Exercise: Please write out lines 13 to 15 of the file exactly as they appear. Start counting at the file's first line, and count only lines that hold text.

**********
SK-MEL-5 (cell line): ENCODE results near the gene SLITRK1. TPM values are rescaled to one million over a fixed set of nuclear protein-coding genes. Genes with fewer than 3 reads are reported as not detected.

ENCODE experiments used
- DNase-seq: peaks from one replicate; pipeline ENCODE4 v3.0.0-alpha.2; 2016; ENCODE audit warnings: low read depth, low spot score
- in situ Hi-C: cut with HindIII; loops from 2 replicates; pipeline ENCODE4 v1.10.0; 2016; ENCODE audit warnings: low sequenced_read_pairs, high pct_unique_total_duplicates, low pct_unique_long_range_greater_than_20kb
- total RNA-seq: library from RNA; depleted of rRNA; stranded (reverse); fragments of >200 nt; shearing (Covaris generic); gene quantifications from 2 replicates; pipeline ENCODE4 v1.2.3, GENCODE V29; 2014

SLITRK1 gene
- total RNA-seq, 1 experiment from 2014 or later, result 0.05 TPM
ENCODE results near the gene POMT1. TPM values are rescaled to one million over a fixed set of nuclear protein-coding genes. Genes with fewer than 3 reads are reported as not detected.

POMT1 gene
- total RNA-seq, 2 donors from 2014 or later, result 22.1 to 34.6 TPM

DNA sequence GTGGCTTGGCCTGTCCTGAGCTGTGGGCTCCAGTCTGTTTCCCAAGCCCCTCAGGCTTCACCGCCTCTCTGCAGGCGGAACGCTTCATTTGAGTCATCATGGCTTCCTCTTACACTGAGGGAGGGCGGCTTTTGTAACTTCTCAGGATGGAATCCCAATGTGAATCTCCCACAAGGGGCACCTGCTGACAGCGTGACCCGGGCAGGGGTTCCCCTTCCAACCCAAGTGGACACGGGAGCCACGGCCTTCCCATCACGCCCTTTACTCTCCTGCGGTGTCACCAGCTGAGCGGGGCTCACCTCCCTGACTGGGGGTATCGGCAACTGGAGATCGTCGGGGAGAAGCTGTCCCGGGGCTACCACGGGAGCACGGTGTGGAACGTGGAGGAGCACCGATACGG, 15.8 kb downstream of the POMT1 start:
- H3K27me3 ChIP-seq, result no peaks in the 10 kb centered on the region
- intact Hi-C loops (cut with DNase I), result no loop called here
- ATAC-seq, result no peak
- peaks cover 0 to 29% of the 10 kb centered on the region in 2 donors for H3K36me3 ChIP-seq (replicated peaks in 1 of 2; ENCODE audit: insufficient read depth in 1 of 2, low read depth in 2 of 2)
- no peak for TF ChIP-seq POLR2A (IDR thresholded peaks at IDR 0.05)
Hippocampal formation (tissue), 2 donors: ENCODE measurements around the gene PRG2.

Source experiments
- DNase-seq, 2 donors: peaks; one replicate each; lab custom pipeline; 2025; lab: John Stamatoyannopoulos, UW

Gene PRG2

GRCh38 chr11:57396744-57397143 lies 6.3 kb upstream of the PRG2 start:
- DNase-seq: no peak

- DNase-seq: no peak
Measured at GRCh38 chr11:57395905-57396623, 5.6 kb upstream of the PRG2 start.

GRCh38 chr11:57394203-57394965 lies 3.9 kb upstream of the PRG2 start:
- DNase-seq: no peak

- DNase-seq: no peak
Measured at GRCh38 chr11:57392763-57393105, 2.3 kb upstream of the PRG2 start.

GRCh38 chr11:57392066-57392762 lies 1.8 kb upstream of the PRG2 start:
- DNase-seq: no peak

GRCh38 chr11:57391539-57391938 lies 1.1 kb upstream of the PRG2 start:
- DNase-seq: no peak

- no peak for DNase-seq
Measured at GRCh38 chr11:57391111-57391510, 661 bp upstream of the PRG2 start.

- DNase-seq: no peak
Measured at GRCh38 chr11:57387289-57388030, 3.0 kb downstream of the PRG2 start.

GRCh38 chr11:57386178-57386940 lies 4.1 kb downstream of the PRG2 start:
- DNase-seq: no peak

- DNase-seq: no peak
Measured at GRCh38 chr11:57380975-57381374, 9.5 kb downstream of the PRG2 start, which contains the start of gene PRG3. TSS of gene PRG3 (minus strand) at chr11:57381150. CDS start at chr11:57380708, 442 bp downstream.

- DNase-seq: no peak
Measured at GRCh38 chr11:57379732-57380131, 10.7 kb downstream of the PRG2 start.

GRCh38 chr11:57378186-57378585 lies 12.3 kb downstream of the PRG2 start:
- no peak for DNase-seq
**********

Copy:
- intact Hi-C loops (cut with DNase I), result no loop called here
- ATAC-seq, result no peak
- peaks cover 0 to 29% of the 10 kb centered on the region in 2 donors for H3K36me3 ChIP-seq (replicated peaks in 1 of 2; ENCODE audit: insufficient read depth in 1 of 2, low read depth in 2 of 2)